Shakin’ at the Basin Spring Concert Series begins Saturday, April 30, with Coral Creek
IF YOU GO ...
What: Shakin’ at the Basin Spring Concert Series.
When: All concerts run from 1 to 4 p.m.
• Saturday, April 30: Coral Creek
• Saturday, May 7: The Robby Wicks Band
• Saturday, May 14: Bonnie & the Clydes
• Saturday, May 21: The Railsplitters
• Saturday, May 28: ’80s Rock New Sensation
• Saturday, June 4: Whitewater Ramble
• Sunday, Jun 5: High Five
Where: Base Area, Arapahoe Basin Ski Area, 28194 U.S. Highway 6, Keystone.
More information: Visit arapahoebasin.com/events.
KEYSTONE — As music has evolved, it is no longer easy to categorize a band’s genre. Music reflecting different artists’ influences meshes together to create variations of every genre. In bluegrass, the style has now branched from traditional to include progressive, jamgrass and even newgrass. It’s no different for up-and-coming Colorado band Coral Creek, whose music blends together Americana, country, bluegrass, folk and island music, along with a variety of musicians from different backgrounds and bands.
“Creatively, the chemistry is very good,” said Chris Thompson, songwriter and guitarist for Coral Creek. “The backgrounds of each of the players are quite diverse, but have a lot of concentric circles around the bluegrass and the jam band and sort of old country rock stuff.”
Coral Creek will hit the new stage at Arapahoe Basin Ski Area for the season’s first Shakin’ at the Basin Spring Concert Series show on Saturday. The concerts are free in the base area, and music runs from 1 to 4 p.m.
In the Beginning
The original version of Coral Creek began when Thompson and his wife moved to the Virgin Islands in 2005, creating an album of island tunes called “Living on Vacation,” which became the first underground release of the band Coral Creek in 2007. The band’s music and members changed throughout the years, eventually adding Bill McKay to create the “modern era of the band,” Thompson said.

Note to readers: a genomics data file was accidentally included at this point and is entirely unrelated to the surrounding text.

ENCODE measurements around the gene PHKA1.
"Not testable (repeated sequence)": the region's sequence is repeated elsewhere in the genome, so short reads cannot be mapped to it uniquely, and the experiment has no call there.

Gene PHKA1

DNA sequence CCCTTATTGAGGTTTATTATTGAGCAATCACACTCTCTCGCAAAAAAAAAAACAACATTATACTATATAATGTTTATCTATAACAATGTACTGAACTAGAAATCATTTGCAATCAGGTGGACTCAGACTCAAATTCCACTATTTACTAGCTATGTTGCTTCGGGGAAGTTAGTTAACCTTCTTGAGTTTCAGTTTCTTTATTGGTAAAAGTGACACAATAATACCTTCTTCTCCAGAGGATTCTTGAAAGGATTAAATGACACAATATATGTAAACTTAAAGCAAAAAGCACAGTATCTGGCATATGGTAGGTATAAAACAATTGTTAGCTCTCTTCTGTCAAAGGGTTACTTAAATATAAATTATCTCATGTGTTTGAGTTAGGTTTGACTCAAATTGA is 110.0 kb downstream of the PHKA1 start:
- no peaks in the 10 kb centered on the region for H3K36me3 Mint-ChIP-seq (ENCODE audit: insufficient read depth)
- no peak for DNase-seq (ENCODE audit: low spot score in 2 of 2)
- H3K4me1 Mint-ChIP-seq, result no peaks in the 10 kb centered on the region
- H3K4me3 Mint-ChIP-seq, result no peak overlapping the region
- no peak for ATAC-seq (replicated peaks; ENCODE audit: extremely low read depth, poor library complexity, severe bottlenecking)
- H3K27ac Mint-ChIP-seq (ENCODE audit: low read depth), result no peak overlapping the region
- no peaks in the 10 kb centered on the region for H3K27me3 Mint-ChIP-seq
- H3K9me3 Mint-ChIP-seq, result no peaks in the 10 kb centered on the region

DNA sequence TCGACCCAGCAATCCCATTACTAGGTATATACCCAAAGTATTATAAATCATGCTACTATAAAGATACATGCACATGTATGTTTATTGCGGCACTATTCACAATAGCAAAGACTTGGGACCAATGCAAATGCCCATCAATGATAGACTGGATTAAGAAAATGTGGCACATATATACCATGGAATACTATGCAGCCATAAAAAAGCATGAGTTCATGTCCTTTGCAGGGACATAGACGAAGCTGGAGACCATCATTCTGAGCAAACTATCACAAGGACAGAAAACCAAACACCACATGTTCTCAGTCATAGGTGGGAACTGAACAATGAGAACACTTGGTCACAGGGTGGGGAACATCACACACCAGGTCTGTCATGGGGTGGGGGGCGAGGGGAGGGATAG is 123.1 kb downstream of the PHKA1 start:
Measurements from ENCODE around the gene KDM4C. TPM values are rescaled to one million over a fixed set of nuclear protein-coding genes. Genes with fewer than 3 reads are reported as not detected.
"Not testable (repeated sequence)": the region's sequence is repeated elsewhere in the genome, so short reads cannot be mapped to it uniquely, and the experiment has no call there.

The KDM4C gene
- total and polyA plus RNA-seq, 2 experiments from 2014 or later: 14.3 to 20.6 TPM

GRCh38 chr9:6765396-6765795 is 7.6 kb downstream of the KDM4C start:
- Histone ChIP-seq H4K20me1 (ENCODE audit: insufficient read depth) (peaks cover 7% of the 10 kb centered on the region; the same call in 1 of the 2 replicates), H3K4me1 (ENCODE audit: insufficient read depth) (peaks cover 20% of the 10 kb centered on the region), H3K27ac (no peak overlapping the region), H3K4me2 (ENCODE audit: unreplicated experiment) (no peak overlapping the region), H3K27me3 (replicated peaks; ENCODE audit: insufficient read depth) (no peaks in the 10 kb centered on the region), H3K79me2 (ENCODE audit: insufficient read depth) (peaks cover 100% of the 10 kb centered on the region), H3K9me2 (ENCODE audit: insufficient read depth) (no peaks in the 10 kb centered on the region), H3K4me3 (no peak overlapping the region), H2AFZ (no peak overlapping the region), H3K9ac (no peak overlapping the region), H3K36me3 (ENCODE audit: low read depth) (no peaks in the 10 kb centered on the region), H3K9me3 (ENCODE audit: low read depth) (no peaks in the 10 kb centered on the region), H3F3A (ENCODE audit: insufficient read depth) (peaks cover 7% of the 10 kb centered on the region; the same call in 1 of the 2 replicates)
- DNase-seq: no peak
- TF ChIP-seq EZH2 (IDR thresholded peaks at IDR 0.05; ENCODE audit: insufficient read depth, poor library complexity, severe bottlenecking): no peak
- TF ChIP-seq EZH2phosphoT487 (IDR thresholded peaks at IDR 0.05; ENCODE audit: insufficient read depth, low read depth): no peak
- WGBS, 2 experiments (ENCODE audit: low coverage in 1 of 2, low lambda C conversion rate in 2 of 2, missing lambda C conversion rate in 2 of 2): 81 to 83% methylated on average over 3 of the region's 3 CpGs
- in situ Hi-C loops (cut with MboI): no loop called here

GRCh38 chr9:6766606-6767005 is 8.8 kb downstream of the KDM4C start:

“The band went through some personnel changes over the first few years, and it’s really come out as Coral Creek 2.0 here at the beginning of 2015 when Bill McKay and I started playing together, and sort of rebuilt the band around two male vocalists; piano-, guitar-fronted band,” he said.
McKay is known for his roles with Leftover Salmon and Derek Trucks Band. The singer and keyboardist joined Derek Trucks Band in 1995, touring and recording with the group for five years. After moving back to Colorado in 2000 — where he had attended college in the ’80s — he picked up with Leftover Salmon before recently joining up with Thompson.
“Bill, like me, grew up as a Dead Head in the ’90s, ’80s, and he’s more of a rock and blues guy, but 10 years with Leftover Salmon you’re going to develop some pretty good bluegrass chops,” Thompson said.
Luke Bulla comes from a traditional bluegrass and country background, playing in Nashville for the past 15 years. Earning a Grammy award with Ricky Skaggs & Kentucky Thunder, the fiddle player has also toured with Lyle Lovett as a singer and violinist.
About Coral Creek’s Newest Album
The band recently released a self-titled album with executive producer Tim Carbone, of Railroad Earth.
“Tim Carbone’s a damn good producer,” Thompson said. “I think the music serves the songs, and I credit him a lot for that, because my own inclination is to let the jamming stretch on more than it ought to for a record.”
There are nine original songs on the album, plus a Neil Young cover. Thompson said he particularly enjoys that there is a lot of piano on it.
“Bill is a ridiculously good piano player, so to have the piano be featured more than it has been on past albums, I really enjoyed. I think that captures the sound of our live performances now, Bill’s piano playing is a big part of our sound today.”
Coral Creek is in the writing process for more recordings, and Thompson said they plan to get into the studio this winter for an expected EP release in 2017.
Heroes look like these guys: Bill “Sarge” Brown, Bob Parker, Pete Seibert, Sandy Treat, Dick Over, Hugh Evans and so many others from the 10th Mountain Division who helped win World War II and, while building the peace, also built the ski industry in the United States.